This kind of matrix is called TRIDIAGONAL MATRIX.

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37 votes

Let $A$ be an $n \times n$ matrix of the following form.

$$A = \begin{bmatrix}3&1&0&0&0&\ldots&0&0&0\\

1&3&1&0&0&\ldots&0&0&0\\

0&1&3&1&0&\ldots&0&0&0\\

0&0&1&3&1&\ldots&0&0&0\\

\ldots\\

\ldots \\

0&0&0&0&0&\ldots&1&3&1\\

0&0&0&0&0&\ldots&0&1&3\\

\end{bmatrix}_{n\times n}$$

What is the value of the determinant of $A$?

- $\left(\frac{5+\sqrt3}{2}\right)^{n-1} \left(\frac{5\sqrt3 + 7}{2 \sqrt 3}\right) +\left(\frac{5-\sqrt3}{2}\right)^{n-1} \left(\frac{5\sqrt3 - 7}{2 \sqrt 3}\right) $
- $\left(\frac{7+\sqrt5}{2}\right)^{n-1} \left(\frac{7\sqrt5 + 3}{2 \sqrt 5}\right) +\left(\frac{7-\sqrt5}{2}\right)^{n-1} \left(\frac{7\sqrt5 - 3}{2 \sqrt 5}\right) $
- $\left(\frac{3+\sqrt7}{2}\right)^{n-1} \left(\frac{3\sqrt7 + 5}{2 \sqrt 7}\right) +\left(\frac{3-\sqrt7}{2}\right)^{n-1} \left(\frac{3\sqrt7 - 5}{2 \sqrt 7}\right) $
- $\left(\frac{3+\sqrt5}{2}\right)^{n-1} \left(\frac{3\sqrt5 + 7}{2 \sqrt 5}\right) + \left(\frac{3-\sqrt5}{2}\right)^{n-1} \left(\frac{3\sqrt5 - 7}{2 \sqrt 5}\right) $

144 votes

Best answer

Answer verification is very easy in this question.

Just put $n=1$, you'll get a matrix like $[3]$.

Find its determinant.

Determinant $= 3$. Now check options.

By putting $n=1$, we get the following results.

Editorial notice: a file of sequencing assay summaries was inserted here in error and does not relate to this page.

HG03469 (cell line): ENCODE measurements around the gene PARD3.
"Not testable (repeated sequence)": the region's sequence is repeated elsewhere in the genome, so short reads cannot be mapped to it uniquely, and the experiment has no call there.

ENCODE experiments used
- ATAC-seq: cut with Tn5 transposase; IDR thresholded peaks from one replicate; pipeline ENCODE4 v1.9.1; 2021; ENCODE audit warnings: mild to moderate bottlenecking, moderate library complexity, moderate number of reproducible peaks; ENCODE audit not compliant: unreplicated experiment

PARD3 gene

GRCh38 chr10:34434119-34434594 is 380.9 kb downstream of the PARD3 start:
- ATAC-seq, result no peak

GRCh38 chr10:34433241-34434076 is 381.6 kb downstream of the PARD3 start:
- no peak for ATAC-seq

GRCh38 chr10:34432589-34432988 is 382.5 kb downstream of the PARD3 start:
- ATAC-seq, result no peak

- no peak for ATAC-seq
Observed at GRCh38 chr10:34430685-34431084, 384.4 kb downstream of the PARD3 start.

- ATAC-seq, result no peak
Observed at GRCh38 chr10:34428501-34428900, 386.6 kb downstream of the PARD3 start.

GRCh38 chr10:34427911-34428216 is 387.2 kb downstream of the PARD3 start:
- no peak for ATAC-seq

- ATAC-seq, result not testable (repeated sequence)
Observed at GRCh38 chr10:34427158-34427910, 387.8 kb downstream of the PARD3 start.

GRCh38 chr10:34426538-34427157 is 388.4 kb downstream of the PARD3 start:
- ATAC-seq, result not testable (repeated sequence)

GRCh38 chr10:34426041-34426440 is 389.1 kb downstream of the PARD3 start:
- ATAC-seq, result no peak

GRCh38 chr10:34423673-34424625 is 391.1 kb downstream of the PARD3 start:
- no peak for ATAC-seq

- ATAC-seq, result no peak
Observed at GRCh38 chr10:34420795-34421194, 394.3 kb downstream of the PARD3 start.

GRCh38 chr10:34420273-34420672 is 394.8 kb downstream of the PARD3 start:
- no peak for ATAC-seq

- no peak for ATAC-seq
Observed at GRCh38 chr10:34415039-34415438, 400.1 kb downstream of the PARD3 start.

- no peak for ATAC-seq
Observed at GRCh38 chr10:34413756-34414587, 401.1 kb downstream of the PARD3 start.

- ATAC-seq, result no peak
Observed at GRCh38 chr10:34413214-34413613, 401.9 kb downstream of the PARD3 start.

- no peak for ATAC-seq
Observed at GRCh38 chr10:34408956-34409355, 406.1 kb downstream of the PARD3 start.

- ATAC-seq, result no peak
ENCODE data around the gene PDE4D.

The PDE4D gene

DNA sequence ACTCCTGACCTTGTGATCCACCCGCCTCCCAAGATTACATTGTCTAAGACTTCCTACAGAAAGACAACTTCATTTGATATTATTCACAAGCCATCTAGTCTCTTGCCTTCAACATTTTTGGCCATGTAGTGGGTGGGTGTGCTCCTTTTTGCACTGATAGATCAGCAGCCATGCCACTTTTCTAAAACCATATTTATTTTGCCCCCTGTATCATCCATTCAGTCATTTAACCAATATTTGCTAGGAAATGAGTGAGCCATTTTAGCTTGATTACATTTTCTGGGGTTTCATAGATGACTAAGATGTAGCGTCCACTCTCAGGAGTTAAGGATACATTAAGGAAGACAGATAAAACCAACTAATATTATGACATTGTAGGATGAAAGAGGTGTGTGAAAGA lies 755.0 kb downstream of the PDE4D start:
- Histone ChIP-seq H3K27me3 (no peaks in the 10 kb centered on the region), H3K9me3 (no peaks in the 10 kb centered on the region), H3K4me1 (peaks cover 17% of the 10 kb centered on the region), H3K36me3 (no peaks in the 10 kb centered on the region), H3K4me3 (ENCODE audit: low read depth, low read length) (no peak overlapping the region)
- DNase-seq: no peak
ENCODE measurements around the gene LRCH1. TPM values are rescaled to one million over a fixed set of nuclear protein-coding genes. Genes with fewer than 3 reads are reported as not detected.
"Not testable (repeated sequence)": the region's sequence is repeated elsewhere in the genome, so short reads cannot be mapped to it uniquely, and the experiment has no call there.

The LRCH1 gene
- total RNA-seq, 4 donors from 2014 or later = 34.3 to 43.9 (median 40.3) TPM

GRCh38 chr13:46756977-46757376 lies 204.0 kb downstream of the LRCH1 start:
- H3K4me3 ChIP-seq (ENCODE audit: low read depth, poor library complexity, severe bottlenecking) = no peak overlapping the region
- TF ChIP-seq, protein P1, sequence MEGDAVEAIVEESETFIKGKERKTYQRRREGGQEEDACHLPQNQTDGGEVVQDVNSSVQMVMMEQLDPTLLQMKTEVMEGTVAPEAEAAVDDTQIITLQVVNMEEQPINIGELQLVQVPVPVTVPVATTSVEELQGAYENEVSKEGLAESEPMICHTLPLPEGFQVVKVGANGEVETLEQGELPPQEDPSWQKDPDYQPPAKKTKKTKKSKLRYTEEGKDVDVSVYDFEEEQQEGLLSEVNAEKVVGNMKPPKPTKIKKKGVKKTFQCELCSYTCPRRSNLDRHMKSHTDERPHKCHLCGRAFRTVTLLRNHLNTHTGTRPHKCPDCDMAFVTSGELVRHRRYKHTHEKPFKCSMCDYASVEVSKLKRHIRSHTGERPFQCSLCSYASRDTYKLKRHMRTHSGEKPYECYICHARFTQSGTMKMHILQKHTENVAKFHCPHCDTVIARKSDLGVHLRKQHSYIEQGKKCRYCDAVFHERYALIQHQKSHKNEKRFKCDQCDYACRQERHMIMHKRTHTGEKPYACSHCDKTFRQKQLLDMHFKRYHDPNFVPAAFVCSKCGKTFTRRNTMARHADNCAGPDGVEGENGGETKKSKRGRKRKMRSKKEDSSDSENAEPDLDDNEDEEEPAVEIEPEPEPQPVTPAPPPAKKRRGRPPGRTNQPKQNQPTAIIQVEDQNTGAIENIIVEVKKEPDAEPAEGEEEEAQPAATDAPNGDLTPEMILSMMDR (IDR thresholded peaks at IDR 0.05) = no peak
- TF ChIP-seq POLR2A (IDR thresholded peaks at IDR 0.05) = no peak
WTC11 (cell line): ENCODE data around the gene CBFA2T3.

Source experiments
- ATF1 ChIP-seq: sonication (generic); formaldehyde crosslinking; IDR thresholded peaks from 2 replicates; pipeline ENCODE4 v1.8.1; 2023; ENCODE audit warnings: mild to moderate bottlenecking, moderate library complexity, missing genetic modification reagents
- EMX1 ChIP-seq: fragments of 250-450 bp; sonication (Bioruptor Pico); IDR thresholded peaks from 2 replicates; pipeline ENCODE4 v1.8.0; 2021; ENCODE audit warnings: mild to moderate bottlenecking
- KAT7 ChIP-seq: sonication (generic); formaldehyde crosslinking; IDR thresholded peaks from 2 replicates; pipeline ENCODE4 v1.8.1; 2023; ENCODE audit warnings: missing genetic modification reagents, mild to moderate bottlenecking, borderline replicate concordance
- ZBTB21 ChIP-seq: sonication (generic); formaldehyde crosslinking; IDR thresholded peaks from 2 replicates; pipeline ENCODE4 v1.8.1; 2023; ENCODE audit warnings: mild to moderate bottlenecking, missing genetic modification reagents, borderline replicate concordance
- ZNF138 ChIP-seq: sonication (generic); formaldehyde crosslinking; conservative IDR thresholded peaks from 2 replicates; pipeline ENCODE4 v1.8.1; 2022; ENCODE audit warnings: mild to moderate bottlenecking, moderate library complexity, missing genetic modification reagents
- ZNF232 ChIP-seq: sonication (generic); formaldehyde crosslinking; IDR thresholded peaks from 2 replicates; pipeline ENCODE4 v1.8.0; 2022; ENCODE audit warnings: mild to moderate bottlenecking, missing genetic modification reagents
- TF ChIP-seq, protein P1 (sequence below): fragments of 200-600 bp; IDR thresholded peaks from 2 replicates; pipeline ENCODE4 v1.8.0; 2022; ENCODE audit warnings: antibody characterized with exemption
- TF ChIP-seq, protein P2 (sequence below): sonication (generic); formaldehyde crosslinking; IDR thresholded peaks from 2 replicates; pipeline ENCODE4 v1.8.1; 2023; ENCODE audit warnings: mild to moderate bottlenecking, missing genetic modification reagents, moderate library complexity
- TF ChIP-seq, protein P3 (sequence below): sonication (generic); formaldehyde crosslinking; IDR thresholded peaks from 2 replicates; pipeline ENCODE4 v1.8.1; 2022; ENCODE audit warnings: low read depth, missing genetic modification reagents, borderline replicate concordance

$A. 5$

$B. 7$

$C. 3$

$D. 3$

$A, B$ cant be the answer.

Now check for $n=2$.

Determinant $= 9-1 =8$

Put $n=2$ in $C,D$.

$C. 7$

$D. 8$

So, $D$ is the answer.

Just put $n=1$, you'll get a matrix like $[3]$.

Find its determinant.

Determinant $= 3$. Now check options.

By putting $n=1$, we get the following results.

$A. 5$

$B. 7$

$C. 3$

$D. 3$

$A, B$ cant be the answer.

Now check for $n=2$.

Determinant $= 9-1 =8$

Put $n=2$ in $C,D$.

$C. 7$

$D. 8$

So, $D$ is the answer.

24 votes

I am only correcting the answer given by Sandeep_Uniyal

We can express this determinant as recurrence relation $|A_n|=3|A_{n-1}|-|A_{n-2}|$

Characteristic equation for this recurrence relation is $t^2-3t+1=0$

solving the equation we get,

$$ t = \frac{3\pm\sqrt{5}}{2} $$

Hence the solution for recurrence realtion is,

$$|A_n|=C_1t^n+C_2t^n$$

$$|A_n|=C_1\left(\frac{3\pm\sqrt{5}}{2}\right)^n+C_2\left(\frac{3\pm\sqrt{5}}{2}\right)^n$$

Looking at this solution, we can easily say only option D match the form of the equation.

So answer is option D.

But if you want complete solution, you have to dig some more.

solve the following two equation, which we got after putting $n=1,2$

$$|A_1|=3=C_1\left(\frac{3\pm\sqrt{5}}{2}\right)+C_2\left(\frac{3\pm\sqrt{5}}{2}\right)$$

$$|A_2|=8=C_1\left(\frac{7\pm3\sqrt{5}}{2}\right)+C_2\left(\frac{7\pm3\sqrt{5}}{2}\right)$$

14 votes

**(D ) is answer.**

|An| can be written as a recurrence relation using Det. of lower order matrices as |An|= 3*|An-1| + 1*|An-2|

This I have done by expanding along the first row of the given matrix. You will find that the remaining sub-matrix is same as the given matrix with a LOWER order.

say |An| is denoted as T(n).

Then recurrence relation is T(n) =3. T(n-1)+ T(n-2) --> T(n)- 3.T(n-1) -T(n-2)

Divide this by T(n-2) we get t^2 + 3.t- 1=0 .

Solving for general solution we get roots of this equation as (3+5√2)/2 and (3-5√2)/2

Therefore general solution is Tg = C1 . ((3(+/-)5√2)/2*)^n*

where C1 is some constant.

To get this take |A1|=3 (Det. for n=1 is 3). Put this in general solution to get C1

put the value of C1 in general solution Tg. Arrange the answer to match with the options.

Hi @Sandeep_Uniyal ji Good approach. But please correct your recurrence relation and use LaTex writting for equations. I will be great help.

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